A Fixed Price Instead of Using The Meter

Scam — The driver suggests to agree on a price for the ride to your destination instead of using the taxi meter. He’ll argue you’re better off this way, because there is a lot of traffic, he’ll take a short cut and you’ll pay less. Why would he want to be so kind to you? He isn’t!
Solution — Always insist to use the meter! If he doesn’t want to use the meter, or even worse doesn’t have one, refuse the ride, get out and flag down another taxi. The same goes in case he claims half way the ride the meter breaks down. Just make him stop next to a police car, and get out. He won’t argue with you, trust me.
Taxi, Taxi? Follow Me!

Scam — There are about 19.000 official and licensed taxi drivers in Istanbul. Unfortunately, there are at least a similar amount of illegal, unlicensed or private taxi drivers. Some may offer better rates, the majority doesn’t!
Solution — Only take official taxis. Istanbul taxis are yellow, have a taksi sign on the roof, have a meter built in (newer ones have them integrated in the mirror) and show their affiliation with a taxi stand, airport, hotel, etc. painted on their doors. You can have the hotel call one for you, look for them at taxi stands or just flag them down on the street.
Night Versus Daytime

Scam — The taxi driver puts the taxi meter on night time (gece) during the day, or during the night. Either way, it’s not correct because the night time/daytime difference has been abolished!
Solution — Make sure the meter is always set to daytime (gündüz). These words should appear on the meter display at regular intervals. For the new, mirror integrated meters, the daytime code to look for is ’1′.

Unsafe Driving

This is not a scam, but some Istanbul taxi drivers think the city is one giant race track. Sure, they are very experienced drivers and want to serve as much customers in a day as possible. If you ever start feeling unsafe, just tell the driver yavaş (yavash), which means as much as ‘slow down’. Just repeat the word until the driver reaches a speed you feel comfortable with. If he doesn’t comply, just get out at the first opportunity you have.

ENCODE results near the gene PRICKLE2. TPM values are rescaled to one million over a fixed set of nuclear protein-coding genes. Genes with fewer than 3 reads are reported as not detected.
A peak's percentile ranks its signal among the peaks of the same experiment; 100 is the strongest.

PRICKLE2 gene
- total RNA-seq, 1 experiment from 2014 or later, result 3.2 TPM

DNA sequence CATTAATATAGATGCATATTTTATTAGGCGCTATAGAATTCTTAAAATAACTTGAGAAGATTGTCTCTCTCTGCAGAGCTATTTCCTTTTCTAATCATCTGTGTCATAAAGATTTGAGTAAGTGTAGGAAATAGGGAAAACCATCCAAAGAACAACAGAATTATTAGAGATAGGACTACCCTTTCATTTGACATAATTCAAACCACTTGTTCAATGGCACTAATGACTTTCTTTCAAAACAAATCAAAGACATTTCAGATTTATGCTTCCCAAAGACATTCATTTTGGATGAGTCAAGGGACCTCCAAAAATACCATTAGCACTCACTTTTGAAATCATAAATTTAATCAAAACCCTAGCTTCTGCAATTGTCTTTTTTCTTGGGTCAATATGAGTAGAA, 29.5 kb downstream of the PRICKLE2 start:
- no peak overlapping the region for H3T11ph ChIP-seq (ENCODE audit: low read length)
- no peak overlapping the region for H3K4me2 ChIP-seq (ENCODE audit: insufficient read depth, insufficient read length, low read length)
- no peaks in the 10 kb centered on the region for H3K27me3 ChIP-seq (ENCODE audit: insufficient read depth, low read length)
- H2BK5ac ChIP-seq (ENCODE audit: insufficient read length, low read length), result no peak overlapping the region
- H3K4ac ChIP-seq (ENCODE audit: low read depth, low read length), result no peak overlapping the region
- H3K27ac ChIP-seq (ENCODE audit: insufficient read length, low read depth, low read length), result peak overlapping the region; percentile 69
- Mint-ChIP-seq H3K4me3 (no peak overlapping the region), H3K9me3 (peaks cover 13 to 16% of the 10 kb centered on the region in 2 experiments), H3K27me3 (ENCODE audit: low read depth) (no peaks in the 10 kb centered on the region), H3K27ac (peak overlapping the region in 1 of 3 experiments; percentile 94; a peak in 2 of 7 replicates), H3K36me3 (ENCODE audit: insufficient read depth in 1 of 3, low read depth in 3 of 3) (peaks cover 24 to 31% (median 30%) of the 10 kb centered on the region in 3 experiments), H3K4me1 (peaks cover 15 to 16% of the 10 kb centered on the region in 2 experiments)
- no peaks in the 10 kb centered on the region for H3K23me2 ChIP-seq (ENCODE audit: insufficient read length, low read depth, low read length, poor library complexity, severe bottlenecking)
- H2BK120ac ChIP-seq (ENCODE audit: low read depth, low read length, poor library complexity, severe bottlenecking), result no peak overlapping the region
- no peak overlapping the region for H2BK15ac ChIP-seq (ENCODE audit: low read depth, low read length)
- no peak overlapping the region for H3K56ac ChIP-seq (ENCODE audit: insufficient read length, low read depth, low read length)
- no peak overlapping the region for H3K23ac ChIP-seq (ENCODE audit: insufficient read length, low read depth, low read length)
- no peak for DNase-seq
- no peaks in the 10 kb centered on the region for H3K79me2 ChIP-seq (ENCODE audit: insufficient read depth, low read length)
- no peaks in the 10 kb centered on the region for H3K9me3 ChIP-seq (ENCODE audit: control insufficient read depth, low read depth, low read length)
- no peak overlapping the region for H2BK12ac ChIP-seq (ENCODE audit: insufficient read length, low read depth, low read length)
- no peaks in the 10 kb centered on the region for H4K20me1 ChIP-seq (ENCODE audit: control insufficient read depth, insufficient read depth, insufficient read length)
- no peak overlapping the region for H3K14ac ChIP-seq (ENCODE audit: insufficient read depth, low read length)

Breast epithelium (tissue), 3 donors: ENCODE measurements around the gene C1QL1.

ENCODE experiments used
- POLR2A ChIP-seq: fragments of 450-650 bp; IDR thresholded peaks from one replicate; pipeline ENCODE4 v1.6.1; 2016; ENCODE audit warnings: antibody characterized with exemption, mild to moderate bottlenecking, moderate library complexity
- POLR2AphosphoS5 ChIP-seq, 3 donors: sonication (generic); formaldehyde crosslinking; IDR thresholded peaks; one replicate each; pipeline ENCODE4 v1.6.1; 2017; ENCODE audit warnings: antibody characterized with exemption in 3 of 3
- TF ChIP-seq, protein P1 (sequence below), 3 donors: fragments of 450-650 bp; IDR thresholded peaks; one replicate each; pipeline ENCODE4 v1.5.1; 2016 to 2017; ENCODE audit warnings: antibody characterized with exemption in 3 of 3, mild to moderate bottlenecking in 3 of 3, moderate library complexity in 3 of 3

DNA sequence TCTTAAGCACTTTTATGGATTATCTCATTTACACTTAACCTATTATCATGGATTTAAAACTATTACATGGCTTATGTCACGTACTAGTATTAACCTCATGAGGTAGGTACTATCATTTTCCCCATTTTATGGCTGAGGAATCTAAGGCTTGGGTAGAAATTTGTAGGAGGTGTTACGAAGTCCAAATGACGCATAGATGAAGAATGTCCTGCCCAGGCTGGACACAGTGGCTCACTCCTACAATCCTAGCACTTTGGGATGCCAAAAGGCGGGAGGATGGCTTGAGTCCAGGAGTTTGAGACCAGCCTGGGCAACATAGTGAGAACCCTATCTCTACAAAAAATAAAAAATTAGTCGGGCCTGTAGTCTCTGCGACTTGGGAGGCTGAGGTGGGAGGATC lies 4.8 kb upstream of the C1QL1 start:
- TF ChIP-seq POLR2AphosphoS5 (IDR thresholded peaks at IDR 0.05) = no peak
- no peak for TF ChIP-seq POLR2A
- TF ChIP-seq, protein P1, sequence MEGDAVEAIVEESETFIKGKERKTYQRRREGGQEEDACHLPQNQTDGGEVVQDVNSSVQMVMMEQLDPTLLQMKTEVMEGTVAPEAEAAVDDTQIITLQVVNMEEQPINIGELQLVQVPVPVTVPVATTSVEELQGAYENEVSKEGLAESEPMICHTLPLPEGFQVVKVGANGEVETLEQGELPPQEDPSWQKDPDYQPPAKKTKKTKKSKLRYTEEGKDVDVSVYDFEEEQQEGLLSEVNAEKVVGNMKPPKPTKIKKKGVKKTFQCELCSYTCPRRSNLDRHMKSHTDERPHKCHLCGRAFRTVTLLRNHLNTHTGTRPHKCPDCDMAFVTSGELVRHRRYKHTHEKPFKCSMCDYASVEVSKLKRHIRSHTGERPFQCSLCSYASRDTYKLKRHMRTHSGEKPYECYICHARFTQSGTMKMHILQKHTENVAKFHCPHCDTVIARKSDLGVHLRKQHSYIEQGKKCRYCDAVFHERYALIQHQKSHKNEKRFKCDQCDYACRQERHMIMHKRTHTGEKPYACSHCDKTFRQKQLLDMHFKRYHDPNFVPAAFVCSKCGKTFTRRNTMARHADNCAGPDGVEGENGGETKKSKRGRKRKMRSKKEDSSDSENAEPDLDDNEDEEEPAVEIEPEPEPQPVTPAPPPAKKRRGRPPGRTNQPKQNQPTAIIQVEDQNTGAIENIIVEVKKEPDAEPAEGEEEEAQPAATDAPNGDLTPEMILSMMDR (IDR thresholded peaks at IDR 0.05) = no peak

Just like everywhere else in the world, some Istanbul taxi drivers have several tricks up their sleeve to hustle unaware tourists. The most common practice is to extend the travel duration by making (huge) unnecessary detours. And since you’re not an Istanbulite, they’re pretty confident that you wouldn’t notice — and you won’t! But with this list of Istanbul taxi fares from Taksim and Sultanahmet to the most common tourist destinations, you are sure to pay the correct cab fare!


Istanbul Taxi Flat Rate and Increments

  • When you enter the taxi, the driver will activate the meter. The display should read 2.95 TL — the current flat rate.
  • This fare is incremented with approximately 1,83 TL every kilometer.
  • If a taxi gets caught up in traffic and doesn’t move or has to wait on your behalf for over 1 minutes, 0.30 TL will be added.
  • There used to be a night and day rate, but that has been abolished. Don’t let him tell you different!

Taxi Fares from the Atatürk International Airport (and vice versa)

  • to Sultanahmet — 40 TL
  • to Taksim — 49 TL

Taxi Fares from the Sahiba Gökçen Airport (and vice versa)

Taxi Fares from Sultanahmet (and vice versa)

  • to Akmerkez Shopping Mall — 25 TL
  • to Bebek — 30 TL
  • to Beşiktaş — 19 TL
  • to BuzAda — 27 TL
  • to Cehavir Shopping Mall — 16 TL
  • to Dolmabahçe Palace — 14 TL
  • to Fatih — 11 TL
  • to Galata Tower — 14 TL
  • to İstiniye Park Shopping Mall — 32 TL
  • to Kadıköy — 42 TL
  • to Kanyon Shopping Mall — 23 TL
  • to Metrocity Shopping Mall — 23 TL
  • to Nişantaşı – 18 TL
  • to Ortaköy — 23 TL
  • to Pierre Loti Cafe – 18 TL
  • to Reina — 25 TL
  • to Rumeli Hisarı — 34 TL
  • to Taksim — 12 TL
  • to Yıldız Park — 21 TL

Taxi Fares from Taksim (and vice versa)

  • to Akmerkez Shopping Mall — 19 TL
  • to Bebek — 23 TL
  • to Beşiktaş — 8 TL
  • to BuzAda — 18 TL
  • to Cehavir Shopping Mall — 10 TL
  • to Dolmabahçe Palace — 7 TL
  • to Fatih — 13 TL
  • to Galata Tower — 11 TL
  • to İstiniye Park Shopping Mall — 29 TL
  • to Kadıköy — 36 TL
  • to Kanyon Shopping Mall — 20 TL
  • to Metrocity Shopping Mall — 20 TL
  • to Nişantaşı – 8 TL
  • to Ortaköy — 16 TL
  • to Pierre Loti — 36 TL
  • to Reina — 16 TL
  • to Rumeli Hisarı — 21 TL
  • to Sultanahmet — 12 TL
  • to Yıldız Park — 12 TL

Please Use Common Sense

  • Print or copy this list prior to your departure for Istanbul. You may not be able to browse this site while you’re in the taxi.
  • These fares are indications based on rides I took myself. They are correct and up-to-date, but Istanbul road conditions change every day. Don’t argue with your driver or call for the police unless the meter shows a significant deviation from the fare mentioned here. 
          by Erlend Geerts
          in Practical Information